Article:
The tusk's ivory is maintained by having blood circulation throughout internals of the tusk. The only real metabolic cost is the maintenance of the tissue and water evaporation.

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  • $\begingroup$ this is not the only reason, tusks don't crack $\endgroup$ – John Nov 1 '18 at 0:18
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You can have normal teeth, just cover it with something other than lips. I'll propose something that will look aesthetically like bare tooth exposure, but I will cheat a little bit, so be free to down vote if you must.

Have them be covered on thin layers of keratin cells, just like the epidermis. Underneath the epidermis, allow a system like the lymphatics that will keep the whole tooth system hydrated. The moisturizer should be the same chemicals as saliva.

Now the problem, every time your creature chews something, this layer will be destroyed. As it gets shredded it'll release more saliva on the teeth, as the saliva vessels will be open, contributing to a better digestion and swallowing, but more importantly, a continuous stream of moisture.

If you have an herbivore, the rate which the layers must be repaired needs to be faster, as they're always chewing. That will not be too energy consuming since there's not much surface to cover. If you have a carnivore, they might get days without eating and the regeneration could be slower. You'll have to calibrate that system. Also, iguanas don't chew that much, they basically bite and swallow, keeping the layers more or less intact.

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As comments and another answer have put it, do tusks.

Tusks

Or use cheratin like a Rhino's horn or bird beaks, or chitin like spider fangs.

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In order to properly answer this question, you have to first consider the process(es) put into place to allow this.

It would seem evident that it's simply much easier and more efficient to moisturize the teeth with the lips, and retain that moisture. Considering that teeth are a fundamental part of ones health. The energy cycle would need to implement this change in dynamic if other energy was being used to reconstruct, or to protect the teeth.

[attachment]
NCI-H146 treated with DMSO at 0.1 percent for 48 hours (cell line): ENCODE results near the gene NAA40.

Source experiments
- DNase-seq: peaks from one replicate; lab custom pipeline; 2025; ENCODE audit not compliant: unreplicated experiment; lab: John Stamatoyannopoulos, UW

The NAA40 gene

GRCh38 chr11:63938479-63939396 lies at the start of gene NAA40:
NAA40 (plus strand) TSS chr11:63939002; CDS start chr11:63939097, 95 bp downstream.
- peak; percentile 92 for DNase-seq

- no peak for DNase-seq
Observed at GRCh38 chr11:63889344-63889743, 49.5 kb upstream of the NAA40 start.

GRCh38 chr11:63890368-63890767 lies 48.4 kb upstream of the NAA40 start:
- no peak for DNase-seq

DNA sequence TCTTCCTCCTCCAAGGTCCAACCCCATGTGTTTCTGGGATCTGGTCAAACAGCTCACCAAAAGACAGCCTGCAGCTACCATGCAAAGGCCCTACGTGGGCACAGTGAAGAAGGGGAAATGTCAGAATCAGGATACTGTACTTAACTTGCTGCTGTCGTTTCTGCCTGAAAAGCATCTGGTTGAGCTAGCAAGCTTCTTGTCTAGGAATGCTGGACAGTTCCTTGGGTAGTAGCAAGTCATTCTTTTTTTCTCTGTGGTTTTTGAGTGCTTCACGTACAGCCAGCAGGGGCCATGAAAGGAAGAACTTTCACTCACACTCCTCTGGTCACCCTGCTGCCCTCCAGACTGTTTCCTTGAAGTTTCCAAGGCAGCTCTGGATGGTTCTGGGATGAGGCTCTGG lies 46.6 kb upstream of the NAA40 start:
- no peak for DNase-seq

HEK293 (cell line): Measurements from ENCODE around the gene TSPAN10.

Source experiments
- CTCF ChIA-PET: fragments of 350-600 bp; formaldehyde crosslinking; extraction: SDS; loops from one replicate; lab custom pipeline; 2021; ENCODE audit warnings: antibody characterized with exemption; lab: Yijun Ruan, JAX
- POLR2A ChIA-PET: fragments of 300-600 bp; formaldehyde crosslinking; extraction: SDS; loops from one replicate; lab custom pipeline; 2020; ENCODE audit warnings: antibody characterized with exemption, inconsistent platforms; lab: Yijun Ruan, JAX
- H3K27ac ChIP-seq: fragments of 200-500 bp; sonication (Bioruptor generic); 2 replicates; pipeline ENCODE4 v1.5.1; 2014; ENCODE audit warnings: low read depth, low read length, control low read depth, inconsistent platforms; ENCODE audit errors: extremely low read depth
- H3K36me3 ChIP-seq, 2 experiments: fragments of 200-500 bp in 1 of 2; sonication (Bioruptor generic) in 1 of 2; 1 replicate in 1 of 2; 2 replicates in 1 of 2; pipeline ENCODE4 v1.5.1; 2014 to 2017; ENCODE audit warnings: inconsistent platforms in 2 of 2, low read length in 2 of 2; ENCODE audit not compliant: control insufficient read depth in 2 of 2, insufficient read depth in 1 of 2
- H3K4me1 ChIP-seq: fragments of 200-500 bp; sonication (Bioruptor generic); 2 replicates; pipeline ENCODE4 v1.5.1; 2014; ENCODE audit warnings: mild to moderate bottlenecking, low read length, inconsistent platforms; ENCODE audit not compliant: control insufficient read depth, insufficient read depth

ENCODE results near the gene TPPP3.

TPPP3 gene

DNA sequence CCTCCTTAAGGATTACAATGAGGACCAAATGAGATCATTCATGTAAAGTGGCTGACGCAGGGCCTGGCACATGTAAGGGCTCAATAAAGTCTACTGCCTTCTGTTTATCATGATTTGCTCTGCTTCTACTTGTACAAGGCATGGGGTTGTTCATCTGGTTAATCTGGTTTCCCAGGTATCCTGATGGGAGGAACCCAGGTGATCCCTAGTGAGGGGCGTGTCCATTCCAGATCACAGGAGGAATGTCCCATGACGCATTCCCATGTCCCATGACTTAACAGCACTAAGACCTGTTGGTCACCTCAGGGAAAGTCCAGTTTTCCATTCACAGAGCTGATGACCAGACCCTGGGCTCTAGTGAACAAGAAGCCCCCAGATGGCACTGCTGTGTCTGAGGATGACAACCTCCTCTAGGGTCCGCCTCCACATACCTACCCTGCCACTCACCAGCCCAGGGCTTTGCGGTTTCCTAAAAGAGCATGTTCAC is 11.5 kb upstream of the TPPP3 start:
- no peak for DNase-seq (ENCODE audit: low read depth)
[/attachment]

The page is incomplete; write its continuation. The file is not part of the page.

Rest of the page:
In the instance of the lips, the saliva is a somewhat double-medium and the lips offer multiple functions.

So, without the lips - you actually have more issues as well that the lips help simplify. Such as disease, breathing in of air from a polluted climate, and simply not being able to really control what goes inside of your mouth.

So really, while this is the problem you're trying to solve - this problem is relative within the nature of the true solution that lips provide.

In short, it may be simplest to simply remove the teeth altogether and grind your food in a morter in order to consume it.

Or,

If you could somehow integrate iron production within the body, and produce a form of titanium/steel - that would be the ultimate solution probably.

But really, this question is much bigger than simply caring for the teeth - because the lips offer many health benefits and evolution always finds the best fit.

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Our jaws and teeth are only one solution to the problem of growing articulated cutting and grinding surfaces for biting and chewing.

Birds approach the maceration problem by swallowing gravel; this gravel fulfils the same function as molars, grinding swallowed food to pulp. It has the advantages of very low metabolic cost and easy replacement. The biting function of is fulfilled in raptors by a shark hooked beak. Bird beaks are keratinous like fingernails, bear, dog and cat claws, rhino horns and hooves. They are not as hard as enamelled teeth but they grow continuously and can be very sharp (cat claws).

An interesting question: What is the advantage conferred by very hard teeth over a softer but continuously renewed surface? Imagine a mouth full of short broad sharply tapered cat claws.

Nature tries everything, and viable solutions rarely disappear altogether. The beak, for example, also appears in squid and octopi. That teeth as we know them are so dominant implies significant advantage, but this is not a certainty; it may have been carried along with a general body plan that was highly successful.

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Typical enamel is tough and long lasting. Use it. You can always add a conveyor type system like sharks to replace them throughout the creatures lifespan. Great news for the creature. Bad news for creature dentists.

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  • $\begingroup$ I know it was a joke, but probably dentistry as we know it would never even form. I imagine the only procedure for any tooth issue will be to pull it out to promote the growth of its replacement. $\endgroup$ – Trotski94 Nov 1 '18 at 13:01